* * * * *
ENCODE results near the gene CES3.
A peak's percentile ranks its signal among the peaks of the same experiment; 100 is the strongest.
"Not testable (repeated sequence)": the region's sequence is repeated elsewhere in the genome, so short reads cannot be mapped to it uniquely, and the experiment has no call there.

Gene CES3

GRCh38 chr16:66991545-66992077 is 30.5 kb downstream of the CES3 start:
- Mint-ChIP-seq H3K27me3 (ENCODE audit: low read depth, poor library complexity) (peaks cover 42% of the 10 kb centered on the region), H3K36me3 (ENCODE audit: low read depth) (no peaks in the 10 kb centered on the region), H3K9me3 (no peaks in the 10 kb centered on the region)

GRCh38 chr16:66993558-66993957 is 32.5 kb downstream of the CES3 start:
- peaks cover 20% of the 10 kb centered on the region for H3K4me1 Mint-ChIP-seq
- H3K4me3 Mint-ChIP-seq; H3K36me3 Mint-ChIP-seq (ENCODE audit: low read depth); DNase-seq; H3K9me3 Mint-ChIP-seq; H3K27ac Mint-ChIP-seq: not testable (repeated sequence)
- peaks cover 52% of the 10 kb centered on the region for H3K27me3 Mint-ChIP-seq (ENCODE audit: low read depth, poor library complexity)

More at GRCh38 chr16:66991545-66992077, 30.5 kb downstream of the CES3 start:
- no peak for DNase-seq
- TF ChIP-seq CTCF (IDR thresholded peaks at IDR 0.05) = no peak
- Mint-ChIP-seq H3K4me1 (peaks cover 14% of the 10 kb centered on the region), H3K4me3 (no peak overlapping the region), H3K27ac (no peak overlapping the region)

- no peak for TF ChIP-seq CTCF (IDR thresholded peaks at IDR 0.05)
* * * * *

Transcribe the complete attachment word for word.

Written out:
ENCODE results near the gene CES3.
A peak's percentile ranks its signal among the peaks of the same experiment; 100 is the strongest.
"Not testable (repeated sequence)": the region's sequence is repeated elsewhere in the genome, so short reads cannot be mapped to it uniquely, and the experiment has no call there.

Gene CES3

GRCh38 chr16:66991545-66992077 is 30.5 kb downstream of the CES3 start:
- Mint-ChIP-seq H3K27me3 (ENCODE audit: low read depth, poor library complexity) (peaks cover 42% of the 10 kb centered on the region), H3K36me3 (ENCODE audit: low read depth) (no peaks in the 10 kb centered on the region), H3K9me3 (no peaks in the 10 kb centered on the region)

GRCh38 chr16:66993558-66993957 is 32.5 kb downstream of the CES3 start:
- peaks cover 20% of the 10 kb centered on the region for H3K4me1 Mint-ChIP-seq
- H3K4me3 Mint-ChIP-seq; H3K36me3 Mint-ChIP-seq (ENCODE audit: low read depth); DNase-seq; H3K9me3 Mint-ChIP-seq; H3K27ac Mint-ChIP-seq: not testable (repeated sequence)
- peaks cover 52% of the 10 kb centered on the region for H3K27me3 Mint-ChIP-seq (ENCODE audit: low read depth, poor library complexity)

More at GRCh38 chr16:66991545-66992077, 30.5 kb downstream of the CES3 start:
- no peak for DNase-seq
- TF ChIP-seq CTCF (IDR thresholded peaks at IDR 0.05) = no peak
- Mint-ChIP-seq H3K4me1 (peaks cover 14% of the 10 kb centered on the region), H3K4me3 (no peak overlapping the region), H3K27ac (no peak overlapping the region)

- no peak for TF ChIP-seq CTCF (IDR thresholded peaks at IDR 0.05)